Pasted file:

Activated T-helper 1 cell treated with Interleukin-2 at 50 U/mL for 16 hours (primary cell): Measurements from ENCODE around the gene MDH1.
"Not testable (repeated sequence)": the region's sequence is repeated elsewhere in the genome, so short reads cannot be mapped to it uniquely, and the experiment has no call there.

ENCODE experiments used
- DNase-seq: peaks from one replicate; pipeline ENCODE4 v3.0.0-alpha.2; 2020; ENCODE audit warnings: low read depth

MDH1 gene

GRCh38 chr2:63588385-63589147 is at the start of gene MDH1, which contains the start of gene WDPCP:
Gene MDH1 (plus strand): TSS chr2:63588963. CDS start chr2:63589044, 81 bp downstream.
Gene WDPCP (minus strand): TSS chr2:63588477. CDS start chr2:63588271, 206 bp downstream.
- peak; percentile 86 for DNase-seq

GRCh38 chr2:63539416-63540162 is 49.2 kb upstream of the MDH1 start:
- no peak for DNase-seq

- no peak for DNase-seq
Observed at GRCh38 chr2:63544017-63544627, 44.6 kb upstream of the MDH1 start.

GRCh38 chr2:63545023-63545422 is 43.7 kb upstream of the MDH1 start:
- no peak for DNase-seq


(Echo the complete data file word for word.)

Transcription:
Activated T-helper 1 cell treated with Interleukin-2 at 50 U/mL for 16 hours (primary cell): Measurements from ENCODE around the gene MDH1.
"Not testable (repeated sequence)": the region's sequence is repeated elsewhere in the genome, so short reads cannot be mapped to it uniquely, and the experiment has no call there.

ENCODE experiments used
- DNase-seq: peaks from one replicate; pipeline ENCODE4 v3.0.0-alpha.2; 2020; ENCODE audit warnings: low read depth

MDH1 gene

GRCh38 chr2:63588385-63589147 is at the start of gene MDH1, which contains the start of gene WDPCP:
Gene MDH1 (plus strand): TSS chr2:63588963. CDS start chr2:63589044, 81 bp downstream.
Gene WDPCP (minus strand): TSS chr2:63588477. CDS start chr2:63588271, 206 bp downstream.
- peak; percentile 86 for DNase-seq

GRCh38 chr2:63539416-63540162 is 49.2 kb upstream of the MDH1 start:
- no peak for DNase-seq

- no peak for DNase-seq
Observed at GRCh38 chr2:63544017-63544627, 44.6 kb upstream of the MDH1 start.

GRCh38 chr2:63545023-63545422 is 43.7 kb upstream of the MDH1 start:
- no peak for DNase-seq